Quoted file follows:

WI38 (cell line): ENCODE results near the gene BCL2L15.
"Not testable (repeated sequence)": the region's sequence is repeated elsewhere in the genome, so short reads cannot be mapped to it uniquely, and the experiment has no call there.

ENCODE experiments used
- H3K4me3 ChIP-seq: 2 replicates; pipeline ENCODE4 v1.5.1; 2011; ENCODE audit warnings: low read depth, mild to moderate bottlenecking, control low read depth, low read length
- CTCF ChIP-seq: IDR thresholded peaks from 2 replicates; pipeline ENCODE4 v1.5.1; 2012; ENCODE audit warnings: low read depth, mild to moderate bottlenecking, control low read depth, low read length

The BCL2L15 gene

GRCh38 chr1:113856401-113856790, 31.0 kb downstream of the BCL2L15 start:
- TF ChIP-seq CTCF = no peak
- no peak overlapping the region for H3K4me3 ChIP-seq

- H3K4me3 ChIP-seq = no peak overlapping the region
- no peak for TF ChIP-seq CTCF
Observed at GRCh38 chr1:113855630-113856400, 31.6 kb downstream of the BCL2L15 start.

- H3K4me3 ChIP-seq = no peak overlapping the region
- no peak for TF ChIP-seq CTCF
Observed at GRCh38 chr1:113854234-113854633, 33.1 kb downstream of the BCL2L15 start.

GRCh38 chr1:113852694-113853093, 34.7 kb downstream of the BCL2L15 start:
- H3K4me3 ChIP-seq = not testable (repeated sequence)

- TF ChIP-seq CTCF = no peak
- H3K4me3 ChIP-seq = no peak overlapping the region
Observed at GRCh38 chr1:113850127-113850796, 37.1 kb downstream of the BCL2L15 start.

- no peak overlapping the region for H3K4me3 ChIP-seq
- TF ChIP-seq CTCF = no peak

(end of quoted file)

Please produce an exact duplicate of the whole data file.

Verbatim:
WI38 (cell line): ENCODE results near the gene BCL2L15.
"Not testable (repeated sequence)": the region's sequence is repeated elsewhere in the genome, so short reads cannot be mapped to it uniquely, and the experiment has no call there.

ENCODE experiments used
- H3K4me3 ChIP-seq: 2 replicates; pipeline ENCODE4 v1.5.1; 2011; ENCODE audit warnings: low read depth, mild to moderate bottlenecking, control low read depth, low read length
- CTCF ChIP-seq: IDR thresholded peaks from 2 replicates; pipeline ENCODE4 v1.5.1; 2012; ENCODE audit warnings: low read depth, mild to moderate bottlenecking, control low read depth, low read length

The BCL2L15 gene

GRCh38 chr1:113856401-113856790, 31.0 kb downstream of the BCL2L15 start:
- TF ChIP-seq CTCF = no peak
- no peak overlapping the region for H3K4me3 ChIP-seq

- H3K4me3 ChIP-seq = no peak overlapping the region
- no peak for TF ChIP-seq CTCF
Observed at GRCh38 chr1:113855630-113856400, 31.6 kb downstream of the BCL2L15 start.

- H3K4me3 ChIP-seq = no peak overlapping the region
- no peak for TF ChIP-seq CTCF
Observed at GRCh38 chr1:113854234-113854633, 33.1 kb downstream of the BCL2L15 start.

GRCh38 chr1:113852694-113853093, 34.7 kb downstream of the BCL2L15 start:
- H3K4me3 ChIP-seq = not testable (repeated sequence)

- TF ChIP-seq CTCF = no peak
- H3K4me3 ChIP-seq = no peak overlapping the region
Observed at GRCh38 chr1:113850127-113850796, 37.1 kb downstream of the BCL2L15 start.

- no peak overlapping the region for H3K4me3 ChIP-seq
- TF ChIP-seq CTCF = no peak